• Alongside this I have also been involved with the launch of our new Careers and Employability Centre, including meeting the Vice Chancellor, contributing photos and feedback to the ‘SHU employability blog’, promoting the events and building relationships with relevant and important employability organisations, such as Hallam Union, the Sheffield Universities Recruitment Fairs (SURF) and the Research and Innovation Office.
  • I have created a strong relationship with the Students’ Union, conducting presentations with them to present a united employability front to the students; I have developed this further by starting a Students’ Union drop-in in the Careers and Employability Centre for students to talk to a Students’ Union representative every week about volunteering, joining a society or applying for the Hallam Award recognition scheme.
  • I supervise the Employability Ambassadors on a daily basis to review their role, conduct focus groups for the Careers and Employment service and am their first contact when they have any work-related queries.
  • Although I have developed a social media specialism within my job I also regularly use my English Literature skills to analyse data, write reports, articles and training documents for my colleagues and the service.

I’m three-quarters of the way through my internship now, and during that time (and the other experience I gained as an ambassador, rep and invigilator) I’ve upped my skills in so many ways. I’m an experienced organiser, event planner, and supervisor now. I’ve worked with a huge range of people – from students to employers to senior academics at these events and have used those opportunities to promote the services we offer.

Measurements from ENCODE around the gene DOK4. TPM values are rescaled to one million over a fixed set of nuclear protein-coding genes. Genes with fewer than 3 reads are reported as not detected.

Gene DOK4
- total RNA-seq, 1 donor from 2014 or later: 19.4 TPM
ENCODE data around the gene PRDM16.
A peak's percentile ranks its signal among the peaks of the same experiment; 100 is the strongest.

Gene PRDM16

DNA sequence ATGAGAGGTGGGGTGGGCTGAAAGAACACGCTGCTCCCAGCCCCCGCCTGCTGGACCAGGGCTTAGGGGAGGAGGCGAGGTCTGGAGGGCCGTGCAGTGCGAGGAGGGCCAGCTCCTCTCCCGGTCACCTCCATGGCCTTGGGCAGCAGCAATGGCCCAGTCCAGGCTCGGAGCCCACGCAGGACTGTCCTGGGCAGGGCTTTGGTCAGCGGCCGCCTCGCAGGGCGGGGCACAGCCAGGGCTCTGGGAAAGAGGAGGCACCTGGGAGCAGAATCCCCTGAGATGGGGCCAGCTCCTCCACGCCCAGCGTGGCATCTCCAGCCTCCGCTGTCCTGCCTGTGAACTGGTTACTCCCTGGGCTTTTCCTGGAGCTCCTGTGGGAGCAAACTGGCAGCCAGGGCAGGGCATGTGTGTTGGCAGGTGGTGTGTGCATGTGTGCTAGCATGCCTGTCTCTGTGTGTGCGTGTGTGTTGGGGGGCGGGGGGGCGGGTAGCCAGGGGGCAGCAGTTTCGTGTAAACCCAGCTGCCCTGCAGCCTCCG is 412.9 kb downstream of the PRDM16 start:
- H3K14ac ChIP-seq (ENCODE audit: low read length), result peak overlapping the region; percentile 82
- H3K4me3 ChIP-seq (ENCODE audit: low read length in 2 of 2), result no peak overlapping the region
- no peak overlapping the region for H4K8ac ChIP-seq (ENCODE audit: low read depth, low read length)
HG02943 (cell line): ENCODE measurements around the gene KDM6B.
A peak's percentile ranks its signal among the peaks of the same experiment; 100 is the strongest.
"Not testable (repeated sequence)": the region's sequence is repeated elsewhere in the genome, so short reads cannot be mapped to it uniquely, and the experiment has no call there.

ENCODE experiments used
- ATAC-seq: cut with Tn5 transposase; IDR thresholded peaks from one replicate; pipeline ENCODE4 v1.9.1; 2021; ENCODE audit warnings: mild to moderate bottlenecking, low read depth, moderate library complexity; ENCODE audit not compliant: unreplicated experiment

I’ve learned to listen to feedback, conduct focus groups, to collate it and present it, and to present it to help influence change and improvement. And yes – I still love literature (as a staff member I can still use the learning centres here to borrow books!).

My internship finishes in July so I’m now focussing on the completing my employability journey and I am hoping to continue working in Higher Education- at Sheffield Hallam if I can!.  Here are my top tips for yours…

 My employability journey

                Reflect upon your potential career and find a few graduate jobs that you would like to do

Look at job applications for that sector and identify any skills that you’re missing

Consider how you may use those skills in your current paid and unpaid work

Locate some volunteering, activities or societies so that you can develop the missing skills

Regularly reflect upon the work that you’re doing and make a note of when you have excelled, faced challenges and/ or brought about a change

When you’re in your final year at university continue your paid and unpaid work because it shows organisational and time management skills

However alter your workload so that you do less work and if you’re volunteering, ensure that it is flexible so that you can do less during important academic periods

Consider doing work-based learning modules so that you get experience, skills and personal professional reflection whilst gaining academic credit

Remember your large amount of experience and employability skills when applying for jobs during both the application stage and the interview

Never give up. If you’ve put the effort in to make yourself employable then you will get a graduate job, so don’t get disheartened if you have a few unsuccessful interviews

Utilise the help available to you. The Careers and Employment service offers help to all SHU students and are still here to help for up to three years after you graduate. The whole graduate recruitment process can be confusing, so use the professional advice that the Careers and Employment Advisers offer. Come into the Careers and Employability Centre to the left of the Owen building entrance or ring 0114 225 3752.